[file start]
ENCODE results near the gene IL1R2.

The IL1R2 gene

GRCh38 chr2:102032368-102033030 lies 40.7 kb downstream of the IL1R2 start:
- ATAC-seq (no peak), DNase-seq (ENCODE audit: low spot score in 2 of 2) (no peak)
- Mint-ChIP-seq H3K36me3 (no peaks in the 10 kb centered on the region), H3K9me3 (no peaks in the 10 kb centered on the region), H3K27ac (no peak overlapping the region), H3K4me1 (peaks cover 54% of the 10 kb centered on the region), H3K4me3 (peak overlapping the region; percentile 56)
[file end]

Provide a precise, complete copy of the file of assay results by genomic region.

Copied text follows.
ENCODE results near the gene IL1R2.

The IL1R2 gene

GRCh38 chr2:102032368-102033030 lies 40.7 kb downstream of the IL1R2 start:
- ATAC-seq (no peak), DNase-seq (ENCODE audit: low spot score in 2 of 2) (no peak)
- Mint-ChIP-seq H3K36me3 (no peaks in the 10 kb centered on the region), H3K9me3 (no peaks in the 10 kb centered on the region), H3K27ac (no peak overlapping the region), H3K4me1 (peaks cover 54% of the 10 kb centered on the region), H3K4me3 (peak overlapping the region; percentile 56)